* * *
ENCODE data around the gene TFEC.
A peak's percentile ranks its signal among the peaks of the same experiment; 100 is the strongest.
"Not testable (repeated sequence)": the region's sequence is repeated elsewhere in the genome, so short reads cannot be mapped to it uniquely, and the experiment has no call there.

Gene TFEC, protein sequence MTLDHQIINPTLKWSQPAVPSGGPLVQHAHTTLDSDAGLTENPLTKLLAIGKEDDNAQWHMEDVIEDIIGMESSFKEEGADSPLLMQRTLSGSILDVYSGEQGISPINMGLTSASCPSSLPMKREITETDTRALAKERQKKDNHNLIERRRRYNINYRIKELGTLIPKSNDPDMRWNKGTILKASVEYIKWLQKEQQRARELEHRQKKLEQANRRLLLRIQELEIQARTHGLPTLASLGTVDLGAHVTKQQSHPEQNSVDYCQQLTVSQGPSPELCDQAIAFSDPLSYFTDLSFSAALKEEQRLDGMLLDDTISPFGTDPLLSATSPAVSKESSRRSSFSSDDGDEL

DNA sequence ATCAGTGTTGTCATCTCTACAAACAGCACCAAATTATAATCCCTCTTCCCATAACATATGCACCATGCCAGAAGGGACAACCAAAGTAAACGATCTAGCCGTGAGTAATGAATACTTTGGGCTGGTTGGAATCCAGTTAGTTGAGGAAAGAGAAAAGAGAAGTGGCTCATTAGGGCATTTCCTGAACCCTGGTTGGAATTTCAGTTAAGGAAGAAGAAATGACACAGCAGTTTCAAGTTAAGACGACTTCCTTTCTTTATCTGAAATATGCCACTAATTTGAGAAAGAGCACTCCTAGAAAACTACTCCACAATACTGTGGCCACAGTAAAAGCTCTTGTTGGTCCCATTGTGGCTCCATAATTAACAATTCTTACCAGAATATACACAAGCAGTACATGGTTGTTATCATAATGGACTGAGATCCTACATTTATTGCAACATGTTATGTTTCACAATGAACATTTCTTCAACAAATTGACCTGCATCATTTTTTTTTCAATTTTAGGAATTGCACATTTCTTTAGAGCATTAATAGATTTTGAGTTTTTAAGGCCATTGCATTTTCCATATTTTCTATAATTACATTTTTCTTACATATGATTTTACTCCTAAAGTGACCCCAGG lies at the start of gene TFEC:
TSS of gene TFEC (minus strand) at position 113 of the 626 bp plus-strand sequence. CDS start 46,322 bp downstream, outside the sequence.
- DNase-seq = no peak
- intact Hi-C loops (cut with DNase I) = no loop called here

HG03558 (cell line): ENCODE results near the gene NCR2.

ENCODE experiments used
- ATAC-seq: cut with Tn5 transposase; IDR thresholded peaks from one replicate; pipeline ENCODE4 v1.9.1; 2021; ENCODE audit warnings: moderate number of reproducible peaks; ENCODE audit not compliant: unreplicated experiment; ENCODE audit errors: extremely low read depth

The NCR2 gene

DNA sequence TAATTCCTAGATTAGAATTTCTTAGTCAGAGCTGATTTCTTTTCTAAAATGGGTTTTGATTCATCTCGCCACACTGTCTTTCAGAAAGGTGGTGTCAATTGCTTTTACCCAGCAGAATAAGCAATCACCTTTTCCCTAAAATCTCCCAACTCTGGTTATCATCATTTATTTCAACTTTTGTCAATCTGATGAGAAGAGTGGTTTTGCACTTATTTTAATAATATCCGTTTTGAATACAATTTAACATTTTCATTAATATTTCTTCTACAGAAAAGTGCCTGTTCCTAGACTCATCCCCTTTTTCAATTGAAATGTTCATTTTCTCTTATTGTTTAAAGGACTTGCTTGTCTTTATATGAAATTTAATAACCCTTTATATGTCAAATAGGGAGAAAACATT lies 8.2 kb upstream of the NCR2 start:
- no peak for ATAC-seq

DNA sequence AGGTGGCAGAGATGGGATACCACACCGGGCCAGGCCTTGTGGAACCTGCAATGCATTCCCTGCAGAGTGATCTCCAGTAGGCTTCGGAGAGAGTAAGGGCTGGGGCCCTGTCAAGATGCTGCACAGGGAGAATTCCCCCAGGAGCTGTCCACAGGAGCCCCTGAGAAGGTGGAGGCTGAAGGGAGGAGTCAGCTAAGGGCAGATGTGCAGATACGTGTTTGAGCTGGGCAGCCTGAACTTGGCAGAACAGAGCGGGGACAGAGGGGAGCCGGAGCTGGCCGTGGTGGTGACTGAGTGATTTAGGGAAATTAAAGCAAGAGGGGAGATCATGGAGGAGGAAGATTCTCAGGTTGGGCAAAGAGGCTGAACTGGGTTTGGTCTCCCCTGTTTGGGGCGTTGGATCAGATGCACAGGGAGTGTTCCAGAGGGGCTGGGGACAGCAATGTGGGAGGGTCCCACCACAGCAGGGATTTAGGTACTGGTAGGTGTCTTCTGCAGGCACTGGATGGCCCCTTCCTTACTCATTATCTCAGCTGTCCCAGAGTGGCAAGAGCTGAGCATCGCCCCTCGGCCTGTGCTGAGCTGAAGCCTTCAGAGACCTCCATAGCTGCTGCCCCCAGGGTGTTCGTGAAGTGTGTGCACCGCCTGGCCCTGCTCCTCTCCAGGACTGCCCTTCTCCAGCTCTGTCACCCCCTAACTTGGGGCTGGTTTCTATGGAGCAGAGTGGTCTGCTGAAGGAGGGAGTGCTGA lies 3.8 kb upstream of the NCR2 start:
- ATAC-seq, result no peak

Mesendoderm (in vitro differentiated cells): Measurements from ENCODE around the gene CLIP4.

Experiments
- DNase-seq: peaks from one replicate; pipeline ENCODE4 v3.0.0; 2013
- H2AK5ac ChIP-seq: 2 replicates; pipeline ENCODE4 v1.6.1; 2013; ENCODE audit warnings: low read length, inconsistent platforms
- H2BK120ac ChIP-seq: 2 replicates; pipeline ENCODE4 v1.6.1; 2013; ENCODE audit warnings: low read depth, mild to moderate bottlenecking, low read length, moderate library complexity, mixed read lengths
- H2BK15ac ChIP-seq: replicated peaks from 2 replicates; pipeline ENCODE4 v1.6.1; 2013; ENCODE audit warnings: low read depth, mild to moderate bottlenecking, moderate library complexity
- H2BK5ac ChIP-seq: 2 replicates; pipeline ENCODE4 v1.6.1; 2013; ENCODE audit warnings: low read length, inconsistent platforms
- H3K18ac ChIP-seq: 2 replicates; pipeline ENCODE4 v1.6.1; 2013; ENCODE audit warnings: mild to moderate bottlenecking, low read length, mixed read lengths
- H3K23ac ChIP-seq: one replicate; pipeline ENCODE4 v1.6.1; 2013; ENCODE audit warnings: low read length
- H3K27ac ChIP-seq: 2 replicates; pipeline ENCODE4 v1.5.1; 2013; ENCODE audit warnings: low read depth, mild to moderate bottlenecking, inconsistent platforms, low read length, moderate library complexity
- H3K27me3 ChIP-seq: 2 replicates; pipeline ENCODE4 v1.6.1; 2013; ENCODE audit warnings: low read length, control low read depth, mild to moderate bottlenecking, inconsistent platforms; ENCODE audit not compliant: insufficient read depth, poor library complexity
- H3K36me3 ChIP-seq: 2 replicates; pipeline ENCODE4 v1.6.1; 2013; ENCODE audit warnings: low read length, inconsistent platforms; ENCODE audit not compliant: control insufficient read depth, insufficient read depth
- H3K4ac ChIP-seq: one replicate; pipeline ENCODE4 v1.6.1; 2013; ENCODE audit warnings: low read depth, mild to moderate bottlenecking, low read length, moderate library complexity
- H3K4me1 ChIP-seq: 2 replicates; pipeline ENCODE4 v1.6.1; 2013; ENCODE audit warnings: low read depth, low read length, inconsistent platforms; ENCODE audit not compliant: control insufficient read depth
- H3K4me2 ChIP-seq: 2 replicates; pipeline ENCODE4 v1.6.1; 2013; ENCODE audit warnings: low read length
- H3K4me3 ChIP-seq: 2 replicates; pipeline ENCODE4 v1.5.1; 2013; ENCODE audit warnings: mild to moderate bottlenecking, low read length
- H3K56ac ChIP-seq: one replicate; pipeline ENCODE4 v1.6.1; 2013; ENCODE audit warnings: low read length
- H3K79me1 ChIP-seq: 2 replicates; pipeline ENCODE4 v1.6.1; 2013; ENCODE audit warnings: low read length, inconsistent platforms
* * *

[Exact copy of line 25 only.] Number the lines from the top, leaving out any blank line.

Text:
- H3K23ac ChIP-seq: one replicate; pipeline ENCODE4 v1.6.1; 2013; ENCODE audit warnings: low read length